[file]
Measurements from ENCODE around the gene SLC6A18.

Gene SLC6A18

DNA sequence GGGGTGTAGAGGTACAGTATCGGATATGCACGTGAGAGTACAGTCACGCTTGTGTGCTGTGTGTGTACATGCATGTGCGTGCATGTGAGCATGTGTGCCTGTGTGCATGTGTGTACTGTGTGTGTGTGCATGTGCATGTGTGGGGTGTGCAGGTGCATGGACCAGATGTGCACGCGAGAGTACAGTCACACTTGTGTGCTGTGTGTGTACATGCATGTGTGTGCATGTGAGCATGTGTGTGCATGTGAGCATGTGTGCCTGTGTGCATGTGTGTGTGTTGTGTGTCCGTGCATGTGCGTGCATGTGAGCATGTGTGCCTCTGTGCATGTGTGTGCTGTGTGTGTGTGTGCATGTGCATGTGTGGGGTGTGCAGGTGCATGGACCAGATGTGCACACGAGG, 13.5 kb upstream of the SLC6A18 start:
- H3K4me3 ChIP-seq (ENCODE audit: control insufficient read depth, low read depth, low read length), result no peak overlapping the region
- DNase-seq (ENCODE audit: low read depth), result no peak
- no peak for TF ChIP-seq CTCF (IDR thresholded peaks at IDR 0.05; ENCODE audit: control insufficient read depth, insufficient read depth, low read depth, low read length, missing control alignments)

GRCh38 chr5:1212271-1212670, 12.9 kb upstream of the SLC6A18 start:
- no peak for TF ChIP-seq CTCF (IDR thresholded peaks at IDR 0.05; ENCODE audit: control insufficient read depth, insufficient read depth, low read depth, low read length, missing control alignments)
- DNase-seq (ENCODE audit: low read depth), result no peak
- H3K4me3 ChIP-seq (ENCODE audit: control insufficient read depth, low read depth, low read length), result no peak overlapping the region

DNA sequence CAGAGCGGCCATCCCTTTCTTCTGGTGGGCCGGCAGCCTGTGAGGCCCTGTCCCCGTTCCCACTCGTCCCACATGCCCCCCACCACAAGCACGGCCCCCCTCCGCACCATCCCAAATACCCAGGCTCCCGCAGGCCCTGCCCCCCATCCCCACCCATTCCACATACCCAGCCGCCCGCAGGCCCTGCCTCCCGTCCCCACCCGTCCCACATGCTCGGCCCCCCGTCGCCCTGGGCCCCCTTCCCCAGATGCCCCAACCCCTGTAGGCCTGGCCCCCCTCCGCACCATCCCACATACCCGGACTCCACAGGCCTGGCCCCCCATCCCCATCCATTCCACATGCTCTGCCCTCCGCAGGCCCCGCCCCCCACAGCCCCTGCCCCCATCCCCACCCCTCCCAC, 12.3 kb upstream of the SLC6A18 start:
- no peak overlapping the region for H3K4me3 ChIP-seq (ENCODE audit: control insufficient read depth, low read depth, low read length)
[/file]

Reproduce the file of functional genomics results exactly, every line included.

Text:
Measurements from ENCODE around the gene SLC6A18.

Gene SLC6A18

DNA sequence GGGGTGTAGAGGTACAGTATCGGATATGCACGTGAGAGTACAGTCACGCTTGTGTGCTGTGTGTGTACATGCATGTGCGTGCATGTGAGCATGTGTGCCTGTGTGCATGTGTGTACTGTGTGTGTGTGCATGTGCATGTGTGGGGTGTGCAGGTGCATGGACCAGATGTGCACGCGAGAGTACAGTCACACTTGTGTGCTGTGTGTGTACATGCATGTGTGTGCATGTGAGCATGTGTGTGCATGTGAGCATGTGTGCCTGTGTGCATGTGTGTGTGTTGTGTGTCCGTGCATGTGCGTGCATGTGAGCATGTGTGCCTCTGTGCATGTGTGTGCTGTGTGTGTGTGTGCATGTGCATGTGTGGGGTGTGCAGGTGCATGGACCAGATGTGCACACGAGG, 13.5 kb upstream of the SLC6A18 start:
- H3K4me3 ChIP-seq (ENCODE audit: control insufficient read depth, low read depth, low read length), result no peak overlapping the region
- DNase-seq (ENCODE audit: low read depth), result no peak
- no peak for TF ChIP-seq CTCF (IDR thresholded peaks at IDR 0.05; ENCODE audit: control insufficient read depth, insufficient read depth, low read depth, low read length, missing control alignments)

GRCh38 chr5:1212271-1212670, 12.9 kb upstream of the SLC6A18 start:
- no peak for TF ChIP-seq CTCF (IDR thresholded peaks at IDR 0.05; ENCODE audit: control insufficient read depth, insufficient read depth, low read depth, low read length, missing control alignments)
- DNase-seq (ENCODE audit: low read depth), result no peak
- H3K4me3 ChIP-seq (ENCODE audit: control insufficient read depth, low read depth, low read length), result no peak overlapping the region

DNA sequence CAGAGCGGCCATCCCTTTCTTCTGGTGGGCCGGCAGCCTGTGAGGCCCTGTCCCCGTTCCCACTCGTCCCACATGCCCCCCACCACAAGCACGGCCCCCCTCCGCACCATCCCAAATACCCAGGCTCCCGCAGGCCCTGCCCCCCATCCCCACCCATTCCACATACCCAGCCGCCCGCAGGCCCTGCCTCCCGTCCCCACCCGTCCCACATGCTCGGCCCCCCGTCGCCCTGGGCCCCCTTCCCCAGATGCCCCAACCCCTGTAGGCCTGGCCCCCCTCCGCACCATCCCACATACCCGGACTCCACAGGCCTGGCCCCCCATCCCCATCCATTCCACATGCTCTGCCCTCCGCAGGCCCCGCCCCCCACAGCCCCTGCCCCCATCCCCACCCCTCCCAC, 12.3 kb upstream of the SLC6A18 start:
- no peak overlapping the region for H3K4me3 ChIP-seq (ENCODE audit: control insufficient read depth, low read depth, low read length)